Live in the Momentum
We talk a lot about change at ForeSee.
The customer has evolved through the years. The technology they use has advanced. The way they communicate with friends, family, colleagues, and companies isn’t the same as it used to be. No longer tethered to location, consumers can shop anywhere at any time and express their opinions about those experiences at will.
They are multi-channel-, multi-device-using wunderkinds that hold all the control in today’s marketplace and suffer little consequence for jumping from company to company. In many cases, they are actually rewarded by finding better experiences.
As a contributing factor to and as a result of these changes, consumers’ expectations, wants, and needs have and will continue to evolve and do so at an incredible speed that will have an immense impact on your company in one way or another. And you can’t sit back and watch your customers (and competitors) pass you by.
Therein lays the real problem. It’s not the customer that’s the problem. It’s not technology.
It is the company.
What we see way too often are businesses simply living in the moment – resting on their laurels. Company leaders find something (a strategy, sale, measurement, ANYTHING) that appears to work in this chaotic business world we live in today and they stick with it and continue as though all is right in the world.
While we completely understand this, we don’t necessarily condone it. Living in the moment sounds great (you’re living to the fullest, making the most of a situation). Right? What can be wrong with that? We see a moment as a stagnant interval of time. And standing still (especially in business) can be quite reckless because you are living with little (or no) regard for the future. As business leaders we cannot take our eye off the future.
Change is inevitable and constant and moves at a fierce velocity. Conversely, your company should always be moving forward. Therefore, you need to live in the momentum not the moment. Momentum is motion, continuous. Moment is standstill.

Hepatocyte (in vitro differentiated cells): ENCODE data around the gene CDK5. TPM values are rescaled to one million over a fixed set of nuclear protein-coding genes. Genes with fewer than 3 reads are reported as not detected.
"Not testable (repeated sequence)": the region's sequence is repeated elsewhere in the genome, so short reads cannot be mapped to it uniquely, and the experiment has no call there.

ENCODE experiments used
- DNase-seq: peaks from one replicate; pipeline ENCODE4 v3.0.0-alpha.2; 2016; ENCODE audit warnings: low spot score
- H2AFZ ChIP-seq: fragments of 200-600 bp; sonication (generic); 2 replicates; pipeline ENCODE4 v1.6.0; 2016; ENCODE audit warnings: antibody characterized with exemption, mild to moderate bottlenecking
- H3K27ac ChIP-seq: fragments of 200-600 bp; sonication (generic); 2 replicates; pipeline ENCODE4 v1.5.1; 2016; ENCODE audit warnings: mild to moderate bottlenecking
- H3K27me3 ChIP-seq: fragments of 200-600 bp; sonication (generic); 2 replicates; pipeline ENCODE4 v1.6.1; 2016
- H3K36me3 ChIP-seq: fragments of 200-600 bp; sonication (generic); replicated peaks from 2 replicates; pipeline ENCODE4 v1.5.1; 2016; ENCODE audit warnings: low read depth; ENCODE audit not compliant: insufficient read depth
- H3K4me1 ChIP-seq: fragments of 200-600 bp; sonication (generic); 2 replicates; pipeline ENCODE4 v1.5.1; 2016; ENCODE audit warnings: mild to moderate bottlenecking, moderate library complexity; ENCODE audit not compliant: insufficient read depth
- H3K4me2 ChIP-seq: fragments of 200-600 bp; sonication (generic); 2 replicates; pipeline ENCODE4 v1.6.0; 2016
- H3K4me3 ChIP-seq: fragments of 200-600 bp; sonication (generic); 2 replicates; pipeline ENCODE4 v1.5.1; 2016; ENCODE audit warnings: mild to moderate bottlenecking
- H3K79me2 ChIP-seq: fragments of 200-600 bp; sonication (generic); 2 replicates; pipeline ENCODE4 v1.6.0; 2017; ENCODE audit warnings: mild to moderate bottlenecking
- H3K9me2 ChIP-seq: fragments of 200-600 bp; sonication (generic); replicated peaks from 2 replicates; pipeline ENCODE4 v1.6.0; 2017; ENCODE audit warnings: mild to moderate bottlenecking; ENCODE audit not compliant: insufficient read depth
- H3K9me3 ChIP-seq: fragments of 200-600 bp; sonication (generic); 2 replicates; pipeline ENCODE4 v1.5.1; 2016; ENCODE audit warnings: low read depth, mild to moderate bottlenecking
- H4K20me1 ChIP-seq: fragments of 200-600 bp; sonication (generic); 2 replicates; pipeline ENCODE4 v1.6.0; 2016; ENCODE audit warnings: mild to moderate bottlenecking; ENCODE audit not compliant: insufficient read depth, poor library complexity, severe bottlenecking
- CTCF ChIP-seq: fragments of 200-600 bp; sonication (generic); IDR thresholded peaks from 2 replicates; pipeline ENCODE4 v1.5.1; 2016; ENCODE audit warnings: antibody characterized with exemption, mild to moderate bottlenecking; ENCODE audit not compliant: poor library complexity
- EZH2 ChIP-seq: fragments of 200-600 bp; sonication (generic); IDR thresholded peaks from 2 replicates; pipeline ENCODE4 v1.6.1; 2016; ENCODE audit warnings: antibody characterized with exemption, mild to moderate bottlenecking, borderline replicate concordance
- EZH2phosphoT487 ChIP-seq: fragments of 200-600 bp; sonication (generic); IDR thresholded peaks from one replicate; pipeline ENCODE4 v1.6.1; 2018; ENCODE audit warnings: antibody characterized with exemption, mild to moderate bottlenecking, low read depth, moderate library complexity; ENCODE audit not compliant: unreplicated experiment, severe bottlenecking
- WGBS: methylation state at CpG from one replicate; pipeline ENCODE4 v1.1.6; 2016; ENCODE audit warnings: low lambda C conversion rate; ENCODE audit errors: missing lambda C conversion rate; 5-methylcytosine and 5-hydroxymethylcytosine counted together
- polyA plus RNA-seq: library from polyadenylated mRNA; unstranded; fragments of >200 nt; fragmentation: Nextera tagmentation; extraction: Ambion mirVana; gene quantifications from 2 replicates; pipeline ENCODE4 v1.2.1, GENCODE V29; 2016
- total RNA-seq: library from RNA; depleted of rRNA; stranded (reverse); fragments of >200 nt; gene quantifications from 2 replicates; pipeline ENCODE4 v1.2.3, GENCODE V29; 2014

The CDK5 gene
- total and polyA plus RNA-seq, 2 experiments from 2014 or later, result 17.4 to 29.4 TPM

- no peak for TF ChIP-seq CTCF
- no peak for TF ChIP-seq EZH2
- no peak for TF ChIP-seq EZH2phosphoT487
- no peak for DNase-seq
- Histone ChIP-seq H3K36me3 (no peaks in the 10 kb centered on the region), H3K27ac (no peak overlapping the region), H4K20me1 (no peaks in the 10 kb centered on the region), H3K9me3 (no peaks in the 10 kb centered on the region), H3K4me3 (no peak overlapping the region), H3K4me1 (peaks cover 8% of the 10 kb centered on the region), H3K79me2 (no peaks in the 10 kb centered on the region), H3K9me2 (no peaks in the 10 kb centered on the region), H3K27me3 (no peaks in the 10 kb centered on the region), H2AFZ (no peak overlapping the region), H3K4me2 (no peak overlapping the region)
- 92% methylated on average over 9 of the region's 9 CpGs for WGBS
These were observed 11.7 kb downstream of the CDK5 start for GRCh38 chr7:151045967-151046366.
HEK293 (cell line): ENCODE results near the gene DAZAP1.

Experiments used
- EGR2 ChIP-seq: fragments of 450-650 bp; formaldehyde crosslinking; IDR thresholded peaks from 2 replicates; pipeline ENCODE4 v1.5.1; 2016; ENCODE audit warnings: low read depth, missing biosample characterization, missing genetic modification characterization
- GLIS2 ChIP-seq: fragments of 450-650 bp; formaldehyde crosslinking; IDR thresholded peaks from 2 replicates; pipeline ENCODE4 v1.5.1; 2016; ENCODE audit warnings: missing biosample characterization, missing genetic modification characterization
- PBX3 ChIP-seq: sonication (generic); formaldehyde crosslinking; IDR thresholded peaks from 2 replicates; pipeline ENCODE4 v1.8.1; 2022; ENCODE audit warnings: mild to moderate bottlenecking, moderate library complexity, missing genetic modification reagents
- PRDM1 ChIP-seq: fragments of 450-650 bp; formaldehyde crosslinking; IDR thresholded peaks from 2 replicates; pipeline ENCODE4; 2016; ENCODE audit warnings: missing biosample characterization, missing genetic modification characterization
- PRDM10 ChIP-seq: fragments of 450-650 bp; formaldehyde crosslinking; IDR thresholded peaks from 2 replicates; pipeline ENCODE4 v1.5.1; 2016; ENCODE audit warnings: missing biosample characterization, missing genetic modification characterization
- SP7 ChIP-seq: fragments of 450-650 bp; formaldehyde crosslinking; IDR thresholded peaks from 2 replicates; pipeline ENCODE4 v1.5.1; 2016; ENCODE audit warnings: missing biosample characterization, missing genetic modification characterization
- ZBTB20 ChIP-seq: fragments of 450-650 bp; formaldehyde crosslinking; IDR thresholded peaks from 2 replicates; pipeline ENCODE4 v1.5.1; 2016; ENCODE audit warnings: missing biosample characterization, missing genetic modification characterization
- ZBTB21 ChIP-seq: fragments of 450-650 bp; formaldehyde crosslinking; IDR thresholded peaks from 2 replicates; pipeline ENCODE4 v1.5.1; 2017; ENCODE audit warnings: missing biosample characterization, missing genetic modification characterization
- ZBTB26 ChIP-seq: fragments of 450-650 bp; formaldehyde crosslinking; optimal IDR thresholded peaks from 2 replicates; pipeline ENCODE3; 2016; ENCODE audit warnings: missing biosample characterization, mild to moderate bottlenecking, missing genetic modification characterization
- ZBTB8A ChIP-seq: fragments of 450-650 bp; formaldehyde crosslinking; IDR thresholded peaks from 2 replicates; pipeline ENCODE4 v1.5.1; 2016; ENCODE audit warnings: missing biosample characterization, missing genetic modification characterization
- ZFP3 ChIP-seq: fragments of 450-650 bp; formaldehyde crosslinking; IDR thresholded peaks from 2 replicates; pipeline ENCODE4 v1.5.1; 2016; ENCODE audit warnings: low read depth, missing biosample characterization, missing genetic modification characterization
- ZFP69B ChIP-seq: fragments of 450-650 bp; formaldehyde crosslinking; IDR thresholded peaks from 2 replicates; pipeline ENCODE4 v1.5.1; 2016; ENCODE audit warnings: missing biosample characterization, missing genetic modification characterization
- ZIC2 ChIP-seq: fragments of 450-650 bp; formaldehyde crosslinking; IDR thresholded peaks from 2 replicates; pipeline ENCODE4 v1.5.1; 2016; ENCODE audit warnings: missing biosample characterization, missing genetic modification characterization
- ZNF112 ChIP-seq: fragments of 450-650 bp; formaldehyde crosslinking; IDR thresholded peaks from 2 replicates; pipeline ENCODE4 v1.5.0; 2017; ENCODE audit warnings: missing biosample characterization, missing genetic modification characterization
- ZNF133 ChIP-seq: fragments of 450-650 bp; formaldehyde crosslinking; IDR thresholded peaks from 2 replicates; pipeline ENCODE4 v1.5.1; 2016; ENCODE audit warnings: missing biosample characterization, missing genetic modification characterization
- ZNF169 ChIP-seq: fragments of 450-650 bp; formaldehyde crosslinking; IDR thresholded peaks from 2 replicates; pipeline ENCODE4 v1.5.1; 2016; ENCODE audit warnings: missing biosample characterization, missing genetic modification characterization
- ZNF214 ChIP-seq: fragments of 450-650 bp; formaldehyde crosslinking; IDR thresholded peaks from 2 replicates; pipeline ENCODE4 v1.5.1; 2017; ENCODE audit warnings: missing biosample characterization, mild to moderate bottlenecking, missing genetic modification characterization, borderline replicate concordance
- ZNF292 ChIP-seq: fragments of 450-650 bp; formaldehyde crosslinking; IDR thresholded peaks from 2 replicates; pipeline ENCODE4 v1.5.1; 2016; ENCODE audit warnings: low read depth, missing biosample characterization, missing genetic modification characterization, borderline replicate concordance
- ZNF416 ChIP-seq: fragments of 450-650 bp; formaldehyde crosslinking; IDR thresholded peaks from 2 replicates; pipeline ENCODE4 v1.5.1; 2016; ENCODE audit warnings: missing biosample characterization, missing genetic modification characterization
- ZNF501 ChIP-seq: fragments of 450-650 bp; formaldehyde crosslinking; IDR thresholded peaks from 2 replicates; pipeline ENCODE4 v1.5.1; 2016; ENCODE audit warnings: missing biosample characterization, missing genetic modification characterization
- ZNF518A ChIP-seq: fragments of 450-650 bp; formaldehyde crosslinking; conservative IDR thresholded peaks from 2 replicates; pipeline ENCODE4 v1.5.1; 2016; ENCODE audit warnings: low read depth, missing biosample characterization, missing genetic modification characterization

The first thing you need to do is change how you view your company. Just because today’s customers are multi-channel, multi-device, doesn’t mean that’s how they view your brand. They don’t see a company as Company X Store, Company X Website, and Company X Mobile. And that’s not how you should view your organization either. Your customers see Company X. Period. So should you.
It’s no longer about multi-channel, multi-device, omni-channel, or merge-channel (or whatever the newest industry term might be) either. It’s not about the mobile channel or web or store or contact center either. To be honest, it never really was. This is about one company, one brand.
Secondly, we can no longer rely on just one number such as NPS, WoMI, satisfaction, audience measurement, customer effort, or internal business metrics such as financial and marketing or behavioral data to paint a complete picture of the customer.
As much as there needs to be a convergence of business silos within your company, so must there be an integration of the metrics used to measure customer experiences with your company. We as an industry and you as a company must move toward a new generation – the next generation – of customer experience analytics.
Next Generation Customer Experience Analytics should incorporate both internal and external metrics in a way that is accurate, actionable, and predictive. The benefits of such a comprehensive system would:
- Give you a holistic understanding of channel impact on the customer’s total relationship with the company
- Identify which channels are strengths or weaknesses
- Pinpoint which levers to pull in order to increase sales, loyalty, and recommendations across all channels
- Help you make more informed strategic, operational, and tactical decisions
- Elevate relevant analysis to the C-Suite
The complexity of today’s world calls for an integrated system of customer experience analytics tools with predictive capabilities. Such a system will allow you to not just move with the changes occurring around you, or keep pace with it, but to stay ahead of and measure it so you can make the right decisions that will lead you in building a company that your customers want and deserve. That’s how you make a difference. That’s how you succeed.